Overnight News Corp announced (though we all already knew) that Rebekah Brooks would return to run the UK operations of the Murdoch empire. She starts on Monday.

News Corp’s formal announcement of her return was a Murdochian masterpiece in avoiding the obvious.

“Rebekah Brooks was Chief Executive of News International Ltd from 2009 to 2011, during which time there was significant growth in newspaper operating profit, and The Times was a pioneer in paid-for digital subscriptions. Between 2003 and 2009, she was Editor of The Sun, and from 2000 to 2003 she served as Editor of the News of the World. She started her career at News of the World as a feature writer for the publication’s Sunday magazine in 1989.

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“While she was at The Sun, the publication grew in circulation, and she supported a number of public campaigns, including Help for Heroes, a charity for soldiers wounded in war that raised tens of millions of pounds. At News of the World, Ms. Brooks spearheaded a campaign that led to the introduction of legislation combating child sex offenders known as ‘Sarah’s Law’. She was unanimously cleared last year by a jury of all charges related to investigations of various UK newspaper groups.”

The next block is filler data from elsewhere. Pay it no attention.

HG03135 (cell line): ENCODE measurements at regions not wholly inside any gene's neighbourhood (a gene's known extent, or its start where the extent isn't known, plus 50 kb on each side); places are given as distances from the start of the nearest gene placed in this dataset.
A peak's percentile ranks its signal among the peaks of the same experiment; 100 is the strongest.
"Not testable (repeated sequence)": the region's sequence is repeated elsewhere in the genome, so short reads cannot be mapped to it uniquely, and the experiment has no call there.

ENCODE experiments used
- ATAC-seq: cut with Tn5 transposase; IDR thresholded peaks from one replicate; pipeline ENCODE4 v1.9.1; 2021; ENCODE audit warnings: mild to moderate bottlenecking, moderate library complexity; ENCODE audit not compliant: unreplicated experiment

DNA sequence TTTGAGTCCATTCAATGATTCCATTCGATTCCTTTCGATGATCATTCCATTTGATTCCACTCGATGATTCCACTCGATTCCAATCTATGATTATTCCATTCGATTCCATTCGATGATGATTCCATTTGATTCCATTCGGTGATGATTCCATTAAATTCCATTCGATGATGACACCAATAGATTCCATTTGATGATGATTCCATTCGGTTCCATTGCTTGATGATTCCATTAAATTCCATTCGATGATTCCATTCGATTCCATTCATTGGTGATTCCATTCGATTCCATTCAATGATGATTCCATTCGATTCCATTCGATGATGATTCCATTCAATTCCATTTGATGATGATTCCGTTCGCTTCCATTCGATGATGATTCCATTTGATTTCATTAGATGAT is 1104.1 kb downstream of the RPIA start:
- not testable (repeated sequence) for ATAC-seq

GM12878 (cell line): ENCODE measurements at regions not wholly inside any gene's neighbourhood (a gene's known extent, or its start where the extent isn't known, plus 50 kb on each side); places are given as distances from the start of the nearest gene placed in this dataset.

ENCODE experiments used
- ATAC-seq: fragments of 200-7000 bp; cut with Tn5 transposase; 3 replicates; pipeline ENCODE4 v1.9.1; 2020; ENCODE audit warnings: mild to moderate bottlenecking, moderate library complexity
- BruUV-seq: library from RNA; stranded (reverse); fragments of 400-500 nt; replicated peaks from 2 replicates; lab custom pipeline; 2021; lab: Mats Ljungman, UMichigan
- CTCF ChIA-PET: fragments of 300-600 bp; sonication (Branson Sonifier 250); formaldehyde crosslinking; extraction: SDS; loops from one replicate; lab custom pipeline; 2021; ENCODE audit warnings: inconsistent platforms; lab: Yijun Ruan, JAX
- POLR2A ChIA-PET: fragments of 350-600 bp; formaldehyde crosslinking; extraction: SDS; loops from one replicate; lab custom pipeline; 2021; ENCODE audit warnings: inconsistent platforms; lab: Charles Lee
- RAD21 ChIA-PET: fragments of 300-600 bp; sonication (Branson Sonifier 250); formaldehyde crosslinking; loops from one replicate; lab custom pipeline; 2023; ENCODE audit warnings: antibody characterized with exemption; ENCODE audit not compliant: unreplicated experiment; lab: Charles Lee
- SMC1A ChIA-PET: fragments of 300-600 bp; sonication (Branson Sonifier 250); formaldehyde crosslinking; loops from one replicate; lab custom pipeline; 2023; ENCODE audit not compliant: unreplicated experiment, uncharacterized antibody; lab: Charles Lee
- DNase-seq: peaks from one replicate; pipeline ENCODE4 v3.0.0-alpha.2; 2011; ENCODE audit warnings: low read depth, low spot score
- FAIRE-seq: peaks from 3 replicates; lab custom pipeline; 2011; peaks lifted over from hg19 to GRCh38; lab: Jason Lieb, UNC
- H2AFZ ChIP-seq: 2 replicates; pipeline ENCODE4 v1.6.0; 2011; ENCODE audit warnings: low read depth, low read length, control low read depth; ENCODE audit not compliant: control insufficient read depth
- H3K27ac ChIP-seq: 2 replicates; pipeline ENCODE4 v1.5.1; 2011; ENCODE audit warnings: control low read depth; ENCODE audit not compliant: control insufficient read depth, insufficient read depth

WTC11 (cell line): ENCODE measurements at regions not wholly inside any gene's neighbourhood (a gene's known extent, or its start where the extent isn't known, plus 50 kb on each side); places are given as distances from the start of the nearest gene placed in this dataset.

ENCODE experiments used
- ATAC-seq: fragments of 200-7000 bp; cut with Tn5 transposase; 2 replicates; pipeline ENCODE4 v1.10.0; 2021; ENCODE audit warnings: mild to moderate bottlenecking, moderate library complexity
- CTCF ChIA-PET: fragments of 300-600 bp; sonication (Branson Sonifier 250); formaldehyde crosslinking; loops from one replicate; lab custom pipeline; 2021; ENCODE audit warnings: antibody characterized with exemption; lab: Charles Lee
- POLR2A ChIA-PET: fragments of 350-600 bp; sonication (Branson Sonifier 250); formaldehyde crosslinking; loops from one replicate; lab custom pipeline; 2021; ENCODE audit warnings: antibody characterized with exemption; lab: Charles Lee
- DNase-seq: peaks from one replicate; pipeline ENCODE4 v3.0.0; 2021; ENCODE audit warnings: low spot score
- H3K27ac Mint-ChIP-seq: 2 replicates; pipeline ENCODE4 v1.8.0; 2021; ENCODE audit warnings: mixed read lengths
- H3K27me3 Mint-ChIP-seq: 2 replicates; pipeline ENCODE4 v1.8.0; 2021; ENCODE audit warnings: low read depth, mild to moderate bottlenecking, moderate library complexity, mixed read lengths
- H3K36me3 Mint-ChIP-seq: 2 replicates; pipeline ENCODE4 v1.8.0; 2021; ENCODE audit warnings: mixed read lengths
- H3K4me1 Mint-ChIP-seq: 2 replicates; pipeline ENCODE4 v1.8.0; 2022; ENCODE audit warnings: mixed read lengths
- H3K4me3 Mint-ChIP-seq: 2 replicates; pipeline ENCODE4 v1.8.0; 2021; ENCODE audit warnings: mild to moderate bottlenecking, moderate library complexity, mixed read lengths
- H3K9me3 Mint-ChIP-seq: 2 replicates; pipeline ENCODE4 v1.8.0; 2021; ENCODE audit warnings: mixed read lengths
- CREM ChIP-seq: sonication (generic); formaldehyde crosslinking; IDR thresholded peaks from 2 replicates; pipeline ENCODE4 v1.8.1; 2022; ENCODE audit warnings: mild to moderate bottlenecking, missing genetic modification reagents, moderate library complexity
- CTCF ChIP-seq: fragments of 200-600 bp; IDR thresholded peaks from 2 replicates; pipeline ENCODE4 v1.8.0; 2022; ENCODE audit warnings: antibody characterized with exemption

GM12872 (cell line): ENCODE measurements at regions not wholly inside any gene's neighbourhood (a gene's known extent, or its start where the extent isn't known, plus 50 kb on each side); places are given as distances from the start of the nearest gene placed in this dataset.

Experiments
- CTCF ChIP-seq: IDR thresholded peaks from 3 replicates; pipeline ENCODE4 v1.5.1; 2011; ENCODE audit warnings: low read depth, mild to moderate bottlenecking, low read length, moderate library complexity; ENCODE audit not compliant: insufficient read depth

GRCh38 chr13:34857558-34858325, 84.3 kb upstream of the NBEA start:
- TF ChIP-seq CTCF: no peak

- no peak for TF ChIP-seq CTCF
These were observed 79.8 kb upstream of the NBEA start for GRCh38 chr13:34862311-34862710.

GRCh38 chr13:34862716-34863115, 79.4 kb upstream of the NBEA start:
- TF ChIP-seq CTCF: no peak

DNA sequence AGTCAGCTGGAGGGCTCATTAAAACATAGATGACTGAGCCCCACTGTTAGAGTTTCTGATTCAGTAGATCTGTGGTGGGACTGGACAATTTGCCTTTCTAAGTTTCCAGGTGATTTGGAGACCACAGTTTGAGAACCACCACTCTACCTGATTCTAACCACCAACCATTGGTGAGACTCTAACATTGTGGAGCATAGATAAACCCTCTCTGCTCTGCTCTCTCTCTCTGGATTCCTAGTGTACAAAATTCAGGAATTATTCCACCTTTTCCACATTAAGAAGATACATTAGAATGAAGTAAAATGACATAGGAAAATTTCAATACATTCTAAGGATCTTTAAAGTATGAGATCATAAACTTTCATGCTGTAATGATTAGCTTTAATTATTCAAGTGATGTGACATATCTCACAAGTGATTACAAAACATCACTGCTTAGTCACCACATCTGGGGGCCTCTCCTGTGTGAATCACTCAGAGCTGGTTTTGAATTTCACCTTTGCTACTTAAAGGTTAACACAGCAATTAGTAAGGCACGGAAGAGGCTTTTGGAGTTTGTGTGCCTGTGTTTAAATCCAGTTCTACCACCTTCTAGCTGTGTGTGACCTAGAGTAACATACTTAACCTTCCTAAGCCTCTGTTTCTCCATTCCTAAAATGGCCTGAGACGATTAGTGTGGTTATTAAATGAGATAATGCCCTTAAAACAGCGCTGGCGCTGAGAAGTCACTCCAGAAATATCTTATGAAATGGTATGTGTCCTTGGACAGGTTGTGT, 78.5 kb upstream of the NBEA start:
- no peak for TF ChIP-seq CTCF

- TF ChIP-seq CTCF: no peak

Aside from the last line, there’s no mention of her time at the now defunct News of the World and its phone hacking, nor at The Sun and its claimed bribery of public officials, which forced her out of the warm embrace of the Murdochs in July 2013 and the closure of the paper at a eventual cost of more than US$1 billion in legal bills, redundancies, missed revenues and profits.

While the release paints the phone hacking as behind News Corp, it isn’t entirely. Chris Pharo and Jamie Pyatt are two Sun journalists who worked under Ms Brooks. The duo face retrial this month on charges of payments to public officials, and Britain’s Crown Prosecution Service is also considering whether to bring a corporate prosecution against News Corp. If the CPS does launch a prosecution, it will tell us that the Cameron Conservative government no longer feels beholden to the Murdoch empire. The decision will be one of the most important in relations between the UK political establishment and the media, especially with the controversial national referendum on continuing British membership of the EU. The EU is one of Rupert Murdoch’s least favourite subjects.

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Peter Fray
Peter Fray
Editor-in-chief
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